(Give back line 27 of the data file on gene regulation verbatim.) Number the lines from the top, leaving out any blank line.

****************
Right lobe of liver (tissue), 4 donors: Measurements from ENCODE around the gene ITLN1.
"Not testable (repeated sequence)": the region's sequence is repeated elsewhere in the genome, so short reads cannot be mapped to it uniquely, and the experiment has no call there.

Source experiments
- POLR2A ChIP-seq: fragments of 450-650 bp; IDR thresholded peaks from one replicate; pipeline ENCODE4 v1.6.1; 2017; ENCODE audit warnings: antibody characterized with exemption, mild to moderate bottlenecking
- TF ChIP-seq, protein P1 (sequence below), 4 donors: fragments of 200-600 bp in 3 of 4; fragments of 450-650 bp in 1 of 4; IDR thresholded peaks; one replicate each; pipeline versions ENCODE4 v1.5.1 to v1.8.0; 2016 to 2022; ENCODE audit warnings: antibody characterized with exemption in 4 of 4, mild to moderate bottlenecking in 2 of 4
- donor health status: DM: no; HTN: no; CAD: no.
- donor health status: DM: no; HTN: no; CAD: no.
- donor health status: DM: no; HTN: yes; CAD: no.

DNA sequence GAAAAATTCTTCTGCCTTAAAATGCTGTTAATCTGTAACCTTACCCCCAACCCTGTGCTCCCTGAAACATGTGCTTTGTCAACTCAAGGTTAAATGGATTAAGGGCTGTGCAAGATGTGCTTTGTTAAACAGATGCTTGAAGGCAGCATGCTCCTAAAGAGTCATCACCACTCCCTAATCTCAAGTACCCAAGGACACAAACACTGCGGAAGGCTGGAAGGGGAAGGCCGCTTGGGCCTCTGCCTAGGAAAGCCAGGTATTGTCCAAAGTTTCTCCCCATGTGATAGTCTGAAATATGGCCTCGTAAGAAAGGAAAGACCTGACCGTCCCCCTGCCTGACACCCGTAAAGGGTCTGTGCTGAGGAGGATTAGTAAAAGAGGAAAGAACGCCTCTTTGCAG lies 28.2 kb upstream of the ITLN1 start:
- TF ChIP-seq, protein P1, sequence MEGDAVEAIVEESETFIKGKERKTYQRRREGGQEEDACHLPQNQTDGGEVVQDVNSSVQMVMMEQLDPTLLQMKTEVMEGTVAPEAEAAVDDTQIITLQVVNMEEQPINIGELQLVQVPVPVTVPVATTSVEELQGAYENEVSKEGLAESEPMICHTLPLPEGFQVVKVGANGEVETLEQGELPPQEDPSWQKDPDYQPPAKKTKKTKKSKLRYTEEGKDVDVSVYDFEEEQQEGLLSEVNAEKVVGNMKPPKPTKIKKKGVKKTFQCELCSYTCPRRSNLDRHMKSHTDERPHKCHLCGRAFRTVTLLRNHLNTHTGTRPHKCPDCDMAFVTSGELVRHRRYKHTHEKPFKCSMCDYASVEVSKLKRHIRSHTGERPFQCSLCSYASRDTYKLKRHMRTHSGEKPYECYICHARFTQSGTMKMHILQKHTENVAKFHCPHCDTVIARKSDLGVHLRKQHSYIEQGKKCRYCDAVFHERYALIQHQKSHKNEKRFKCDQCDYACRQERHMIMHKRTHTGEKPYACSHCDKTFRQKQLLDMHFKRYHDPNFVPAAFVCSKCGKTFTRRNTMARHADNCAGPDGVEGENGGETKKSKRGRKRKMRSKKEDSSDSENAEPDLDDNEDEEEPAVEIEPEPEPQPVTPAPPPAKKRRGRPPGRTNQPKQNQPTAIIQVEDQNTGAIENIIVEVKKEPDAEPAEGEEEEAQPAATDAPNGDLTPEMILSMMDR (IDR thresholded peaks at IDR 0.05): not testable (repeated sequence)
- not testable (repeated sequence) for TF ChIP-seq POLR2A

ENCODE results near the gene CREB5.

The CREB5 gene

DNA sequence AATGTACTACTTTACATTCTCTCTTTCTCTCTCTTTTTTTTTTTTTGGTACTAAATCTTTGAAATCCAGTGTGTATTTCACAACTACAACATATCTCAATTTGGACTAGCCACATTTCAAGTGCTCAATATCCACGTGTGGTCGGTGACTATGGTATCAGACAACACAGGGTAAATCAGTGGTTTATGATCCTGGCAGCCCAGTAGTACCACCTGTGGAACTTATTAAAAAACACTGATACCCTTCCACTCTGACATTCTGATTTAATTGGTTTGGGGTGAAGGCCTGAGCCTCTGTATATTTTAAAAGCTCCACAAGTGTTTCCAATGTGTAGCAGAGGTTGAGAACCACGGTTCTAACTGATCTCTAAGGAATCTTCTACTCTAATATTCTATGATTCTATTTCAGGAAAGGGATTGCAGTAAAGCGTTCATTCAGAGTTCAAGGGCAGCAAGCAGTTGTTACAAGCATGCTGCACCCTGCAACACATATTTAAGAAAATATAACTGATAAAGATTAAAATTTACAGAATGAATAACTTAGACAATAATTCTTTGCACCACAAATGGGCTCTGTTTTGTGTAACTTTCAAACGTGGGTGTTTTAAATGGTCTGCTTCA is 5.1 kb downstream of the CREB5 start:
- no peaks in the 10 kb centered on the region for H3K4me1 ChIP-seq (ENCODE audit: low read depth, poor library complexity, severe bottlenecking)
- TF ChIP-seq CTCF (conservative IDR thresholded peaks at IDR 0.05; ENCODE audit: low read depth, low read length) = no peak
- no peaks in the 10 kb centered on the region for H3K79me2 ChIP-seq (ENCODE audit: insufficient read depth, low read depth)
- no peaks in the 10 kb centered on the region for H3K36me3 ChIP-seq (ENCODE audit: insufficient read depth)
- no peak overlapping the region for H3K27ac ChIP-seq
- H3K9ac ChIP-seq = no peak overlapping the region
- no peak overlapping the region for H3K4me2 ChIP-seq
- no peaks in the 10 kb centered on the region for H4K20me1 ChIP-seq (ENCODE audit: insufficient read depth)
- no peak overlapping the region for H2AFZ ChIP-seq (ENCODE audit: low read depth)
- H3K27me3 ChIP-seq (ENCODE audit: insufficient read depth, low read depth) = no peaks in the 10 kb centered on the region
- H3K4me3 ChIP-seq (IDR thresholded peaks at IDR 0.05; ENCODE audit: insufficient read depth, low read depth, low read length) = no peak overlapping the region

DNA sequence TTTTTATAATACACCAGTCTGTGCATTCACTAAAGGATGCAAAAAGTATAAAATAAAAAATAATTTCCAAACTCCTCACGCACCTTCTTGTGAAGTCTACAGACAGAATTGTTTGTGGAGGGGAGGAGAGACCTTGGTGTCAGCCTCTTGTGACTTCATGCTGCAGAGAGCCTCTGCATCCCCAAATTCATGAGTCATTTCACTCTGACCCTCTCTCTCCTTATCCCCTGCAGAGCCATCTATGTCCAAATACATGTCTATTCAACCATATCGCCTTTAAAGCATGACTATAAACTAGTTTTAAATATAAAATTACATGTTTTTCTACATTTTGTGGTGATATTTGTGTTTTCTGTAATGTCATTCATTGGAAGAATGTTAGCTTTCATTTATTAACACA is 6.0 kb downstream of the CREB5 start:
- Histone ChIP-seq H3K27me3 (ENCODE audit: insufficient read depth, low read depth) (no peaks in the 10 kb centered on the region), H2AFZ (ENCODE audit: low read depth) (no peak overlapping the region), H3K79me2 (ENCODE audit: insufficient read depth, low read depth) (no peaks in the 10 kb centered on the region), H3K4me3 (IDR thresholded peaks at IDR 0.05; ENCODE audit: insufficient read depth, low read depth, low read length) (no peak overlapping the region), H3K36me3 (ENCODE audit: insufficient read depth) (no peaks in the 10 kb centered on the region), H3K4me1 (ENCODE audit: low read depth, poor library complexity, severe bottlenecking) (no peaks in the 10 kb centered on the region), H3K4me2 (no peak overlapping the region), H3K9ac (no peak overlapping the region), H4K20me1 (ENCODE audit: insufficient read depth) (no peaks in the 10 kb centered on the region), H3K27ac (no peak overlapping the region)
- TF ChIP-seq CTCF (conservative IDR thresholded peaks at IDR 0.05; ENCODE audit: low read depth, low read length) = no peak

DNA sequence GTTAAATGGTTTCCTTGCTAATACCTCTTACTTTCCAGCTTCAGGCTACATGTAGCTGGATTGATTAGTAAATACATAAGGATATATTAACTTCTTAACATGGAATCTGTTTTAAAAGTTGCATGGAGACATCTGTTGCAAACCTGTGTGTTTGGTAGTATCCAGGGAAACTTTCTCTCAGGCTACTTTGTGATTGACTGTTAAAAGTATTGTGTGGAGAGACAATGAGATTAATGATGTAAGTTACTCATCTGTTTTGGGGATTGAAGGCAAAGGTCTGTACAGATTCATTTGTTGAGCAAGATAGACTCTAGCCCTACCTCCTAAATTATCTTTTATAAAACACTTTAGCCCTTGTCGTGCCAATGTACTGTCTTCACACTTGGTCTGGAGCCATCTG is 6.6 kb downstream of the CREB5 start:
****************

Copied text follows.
- Histone ChIP-seq H3K27me3 (ENCODE audit: insufficient read depth, low read depth) (no peaks in the 10 kb centered on the region), H2AFZ (ENCODE audit: low read depth) (no peak overlapping the region), H3K79me2 (ENCODE audit: insufficient read depth, low read depth) (no peaks in the 10 kb centered on the region), H3K4me3 (IDR thresholded peaks at IDR 0.05; ENCODE audit: insufficient read depth, low read depth, low read length) (no peak overlapping the region), H3K36me3 (ENCODE audit: insufficient read depth) (no peaks in the 10 kb centered on the region), H3K4me1 (ENCODE audit: low read depth, poor library complexity, severe bottlenecking) (no peaks in the 10 kb centered on the region), H3K4me2 (no peak overlapping the region), H3K9ac (no peak overlapping the region), H4K20me1 (ENCODE audit: insufficient read depth) (no peaks in the 10 kb centered on the region), H3K27ac (no peak overlapping the region)